The 6th ESSENCE Workshop will be held on 21st August at IJCAI  2017  in Melbourne, Australia.  The workshop is based on the ESSENCE Taboo City Challenge, and we are delighted to share discuss the results of the competition and award the winners at the event.




Despite the impressive breakthroughs AI has achieved in recent years, we are still a long way from building intelligent systems that exhibit human-like commonsense reasoning capabilities and to interact naturally with human users using these capabilities. Based on the idea that humans obtain much of this commonsense knowledge through interaction with each other,  we have been exploring in the ESSENCE project over the past four years how humans established shared semantics when communicating, and how we can replicate these capabilities in computational systems.  In an effort to develop an appropriate challenge scenario and stimulate research and debate around this theme, we developed the Taboo City Challenge scenario, a simple game that requires an artificial agent to guess the name of a city that is described (without using Taboo words that are often used to describe the city, as in the classic board game) through simple textual hints (which we have elicited from human play).

The Challenge is designed to mimic a conversational agent/chatbot situation similar to, e.g., an intelligent user interface for an online travel engine where the customer would be describing their requirements for a travel destination and the engine wants to give appropriate suggestions. However, we introduce an artificial "obstruction" by prohibiting the use of descriptions that are too obvious (Taboo words) so that simple lookup of textual resources (e.g. through a Web search engine) is unlikely to yield good results. This means that the guesser agent has to relate the descriptions semantically to any background knowledge it may hold about different cities in the world, and utilise a deeper commonsense understanding to accurately identify the target city. In order to avoid focus on natural language processing problems related to the problem and focus on the reasoning side of the problem, we keep the format of textual hints extremely simple, permitting only simple noun phrases.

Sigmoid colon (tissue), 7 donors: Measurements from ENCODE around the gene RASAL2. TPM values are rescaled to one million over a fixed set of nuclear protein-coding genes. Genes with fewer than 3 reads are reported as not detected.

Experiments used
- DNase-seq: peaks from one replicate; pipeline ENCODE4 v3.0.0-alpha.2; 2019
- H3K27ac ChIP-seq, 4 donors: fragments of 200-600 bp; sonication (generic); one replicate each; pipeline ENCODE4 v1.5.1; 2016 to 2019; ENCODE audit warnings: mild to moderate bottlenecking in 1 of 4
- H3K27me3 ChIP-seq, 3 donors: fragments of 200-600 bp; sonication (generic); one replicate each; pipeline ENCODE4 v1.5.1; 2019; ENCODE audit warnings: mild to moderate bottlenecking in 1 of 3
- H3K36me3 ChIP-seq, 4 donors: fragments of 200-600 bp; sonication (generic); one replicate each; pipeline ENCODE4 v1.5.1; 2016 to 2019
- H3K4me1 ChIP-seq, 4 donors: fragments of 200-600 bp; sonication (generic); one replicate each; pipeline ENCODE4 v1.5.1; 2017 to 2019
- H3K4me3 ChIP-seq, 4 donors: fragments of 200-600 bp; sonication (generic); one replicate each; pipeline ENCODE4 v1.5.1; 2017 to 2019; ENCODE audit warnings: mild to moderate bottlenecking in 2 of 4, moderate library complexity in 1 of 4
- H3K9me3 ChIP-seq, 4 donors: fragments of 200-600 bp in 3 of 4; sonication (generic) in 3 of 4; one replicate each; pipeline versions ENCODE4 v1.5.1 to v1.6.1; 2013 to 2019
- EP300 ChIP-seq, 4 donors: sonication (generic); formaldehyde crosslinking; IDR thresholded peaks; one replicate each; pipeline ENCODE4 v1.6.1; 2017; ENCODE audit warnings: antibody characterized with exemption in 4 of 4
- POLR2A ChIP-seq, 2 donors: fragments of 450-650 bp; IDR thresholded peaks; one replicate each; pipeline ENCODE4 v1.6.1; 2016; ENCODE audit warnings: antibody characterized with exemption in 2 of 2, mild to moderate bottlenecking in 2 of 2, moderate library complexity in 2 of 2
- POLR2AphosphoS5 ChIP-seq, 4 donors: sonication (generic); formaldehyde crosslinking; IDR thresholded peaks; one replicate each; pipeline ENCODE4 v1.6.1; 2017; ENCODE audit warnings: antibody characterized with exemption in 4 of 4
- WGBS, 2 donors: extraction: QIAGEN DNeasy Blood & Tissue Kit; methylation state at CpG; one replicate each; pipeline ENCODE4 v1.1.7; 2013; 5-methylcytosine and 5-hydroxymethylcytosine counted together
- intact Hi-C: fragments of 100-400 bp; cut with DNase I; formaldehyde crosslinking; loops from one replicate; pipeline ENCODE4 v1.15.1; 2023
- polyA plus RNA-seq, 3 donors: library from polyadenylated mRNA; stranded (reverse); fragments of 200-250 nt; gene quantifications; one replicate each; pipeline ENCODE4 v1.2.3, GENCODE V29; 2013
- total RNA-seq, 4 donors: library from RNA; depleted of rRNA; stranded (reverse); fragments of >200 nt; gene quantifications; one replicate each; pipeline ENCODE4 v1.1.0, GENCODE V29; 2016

The restriction of the target domain to cities serves as a simplification from the general "concept guessing" problem to enable contestants to make progress on a single, limited domain, so that submitted solution do not need to involve general commonsense knowledge about the world. The infrastructure and data gathering process we developed can be extended to other domains easily to make the Challenge harder in the future.


The challenge is to develop a computer program capable of guessing the name of a city from simple, increasingly informative textual hints. The winner is the agent that can find the most cities with the least amount of incorrect guesses. In the example below, the Describer (in our case, an automated service) gives a hint in every step, and the Guesser (to be developed by the participants) provides the name of a city that, in principle, matches the set of descriptions provided so far.